American Association for Cancer Research

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Supplementary Table S1 from Structurally complex osteosarcoma genomes exhibit limited heterogeneity within individual tumors and across evolutionary time

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posted on 2023-04-04, 02:22 authored by Sanjana Rajan, Simone Zaccaria, Matthew Cannon, Maren Cam, Amy C Gross, Benjamin J Raphael, Ryan D. Roberts

Characteristics of patient samples used in this study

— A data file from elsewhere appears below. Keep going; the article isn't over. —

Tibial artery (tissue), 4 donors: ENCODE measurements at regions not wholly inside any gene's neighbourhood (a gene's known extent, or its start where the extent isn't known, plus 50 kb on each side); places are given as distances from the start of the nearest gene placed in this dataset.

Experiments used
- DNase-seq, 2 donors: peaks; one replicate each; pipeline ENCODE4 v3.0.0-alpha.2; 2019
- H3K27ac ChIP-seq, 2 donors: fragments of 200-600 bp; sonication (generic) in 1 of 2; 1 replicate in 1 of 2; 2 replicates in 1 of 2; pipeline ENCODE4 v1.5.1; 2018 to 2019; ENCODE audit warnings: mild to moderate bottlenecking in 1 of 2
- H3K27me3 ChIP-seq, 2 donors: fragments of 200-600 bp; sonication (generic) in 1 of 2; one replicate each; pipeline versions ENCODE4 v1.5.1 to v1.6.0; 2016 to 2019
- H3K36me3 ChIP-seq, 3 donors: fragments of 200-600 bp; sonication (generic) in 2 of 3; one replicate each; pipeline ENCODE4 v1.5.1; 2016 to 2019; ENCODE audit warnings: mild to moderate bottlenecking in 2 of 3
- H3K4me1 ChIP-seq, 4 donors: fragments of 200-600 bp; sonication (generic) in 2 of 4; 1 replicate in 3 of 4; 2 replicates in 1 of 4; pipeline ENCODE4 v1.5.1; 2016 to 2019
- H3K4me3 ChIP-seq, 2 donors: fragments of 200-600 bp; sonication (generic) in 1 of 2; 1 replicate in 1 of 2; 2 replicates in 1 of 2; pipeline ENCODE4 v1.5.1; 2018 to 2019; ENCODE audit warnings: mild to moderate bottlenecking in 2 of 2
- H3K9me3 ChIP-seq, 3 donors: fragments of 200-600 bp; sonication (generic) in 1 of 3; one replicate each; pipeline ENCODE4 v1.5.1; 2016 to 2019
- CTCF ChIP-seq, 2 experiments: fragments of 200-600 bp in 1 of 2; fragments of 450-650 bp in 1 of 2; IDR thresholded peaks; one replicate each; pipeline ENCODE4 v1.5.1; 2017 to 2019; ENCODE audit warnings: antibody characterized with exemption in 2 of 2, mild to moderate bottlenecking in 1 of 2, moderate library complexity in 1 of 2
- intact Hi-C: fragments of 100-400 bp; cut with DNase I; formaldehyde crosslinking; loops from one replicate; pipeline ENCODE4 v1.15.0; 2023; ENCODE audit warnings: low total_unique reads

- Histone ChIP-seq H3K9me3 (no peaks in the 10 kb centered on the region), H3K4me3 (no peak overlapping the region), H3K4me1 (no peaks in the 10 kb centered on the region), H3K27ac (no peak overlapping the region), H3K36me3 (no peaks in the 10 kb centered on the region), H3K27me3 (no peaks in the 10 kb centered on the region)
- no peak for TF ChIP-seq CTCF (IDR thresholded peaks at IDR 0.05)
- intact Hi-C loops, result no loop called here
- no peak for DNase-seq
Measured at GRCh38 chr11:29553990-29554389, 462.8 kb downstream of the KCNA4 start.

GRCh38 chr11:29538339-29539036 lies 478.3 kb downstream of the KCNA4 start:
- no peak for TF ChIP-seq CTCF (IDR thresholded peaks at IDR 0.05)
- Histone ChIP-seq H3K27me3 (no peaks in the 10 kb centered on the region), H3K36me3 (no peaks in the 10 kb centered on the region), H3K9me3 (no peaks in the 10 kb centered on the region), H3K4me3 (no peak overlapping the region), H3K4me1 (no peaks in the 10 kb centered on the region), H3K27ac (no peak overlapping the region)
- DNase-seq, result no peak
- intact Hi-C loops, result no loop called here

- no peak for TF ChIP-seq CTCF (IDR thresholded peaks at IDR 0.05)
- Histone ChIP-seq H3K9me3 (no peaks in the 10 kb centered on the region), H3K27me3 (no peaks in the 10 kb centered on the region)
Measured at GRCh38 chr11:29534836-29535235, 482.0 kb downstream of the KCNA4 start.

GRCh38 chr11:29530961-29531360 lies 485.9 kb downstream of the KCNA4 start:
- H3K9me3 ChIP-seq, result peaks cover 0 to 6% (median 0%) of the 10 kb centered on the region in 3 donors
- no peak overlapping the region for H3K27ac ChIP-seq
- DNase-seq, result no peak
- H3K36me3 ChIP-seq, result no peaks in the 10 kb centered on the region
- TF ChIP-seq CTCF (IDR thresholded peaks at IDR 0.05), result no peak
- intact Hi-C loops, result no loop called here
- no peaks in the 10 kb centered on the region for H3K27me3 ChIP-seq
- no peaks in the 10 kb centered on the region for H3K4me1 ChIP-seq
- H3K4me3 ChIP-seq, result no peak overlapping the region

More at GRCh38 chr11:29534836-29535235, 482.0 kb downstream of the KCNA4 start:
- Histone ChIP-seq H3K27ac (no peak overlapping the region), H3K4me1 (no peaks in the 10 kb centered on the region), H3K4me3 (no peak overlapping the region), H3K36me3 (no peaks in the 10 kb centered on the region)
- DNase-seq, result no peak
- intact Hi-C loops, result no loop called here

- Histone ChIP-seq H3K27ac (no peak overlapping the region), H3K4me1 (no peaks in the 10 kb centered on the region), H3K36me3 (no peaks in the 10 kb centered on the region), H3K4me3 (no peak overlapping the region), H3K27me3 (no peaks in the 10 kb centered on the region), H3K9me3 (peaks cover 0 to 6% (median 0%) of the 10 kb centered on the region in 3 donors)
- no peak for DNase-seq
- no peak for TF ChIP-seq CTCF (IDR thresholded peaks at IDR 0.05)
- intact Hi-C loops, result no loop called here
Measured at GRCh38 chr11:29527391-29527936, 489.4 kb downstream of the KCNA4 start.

Osteosarcoma is an aggressive malignancy characterized by high genomic complexity. Identification of few recurrent mutations in protein coding genes suggests that somatic copy-number aberrations (SCNAs) are the genetic drivers of disease. Models around genomic instability conflict - it is unclear if osteosarcomas result from pervasive ongoing clonal evolution with continuous optimization of the fitness landscape or an early catastrophic event followed by stable maintenance of an abnormal genome. We address this question by investigating SCNAs in >12,000 tumor cells obtained from human osteosarcomas using single cell DNA sequencing, with a degree of precision and accuracy not possible when inferring single cell states using bulk sequencing. Using the CHISEL algorithm, we inferred allele- and haplotype-specific SCNAs from this whole-genome single cell DNA sequencing data. Surprisingly, despite extensive structural complexity, these tumors exhibit a high degree of cell-cell homogeneity with little sub-clonal diversification. Longitudinal analysis of patient samples obtained at distant therapeutic time points (diagnosis, relapse) demonstrated remarkable conservation of SCNA profiles over tumor evolution. Phylogenetic analysis suggests that the majority of SCNAs were acquired early in the oncogenic process, with relatively few structure-altering events arising in response to therapy or during adaptation to growth in metastatic tissues. These data further support the emerging hypothesis that early catastrophic events, rather than sustained genomic instability, give rise to structural complexity, which is then preserved over long periods of tumor developmental time.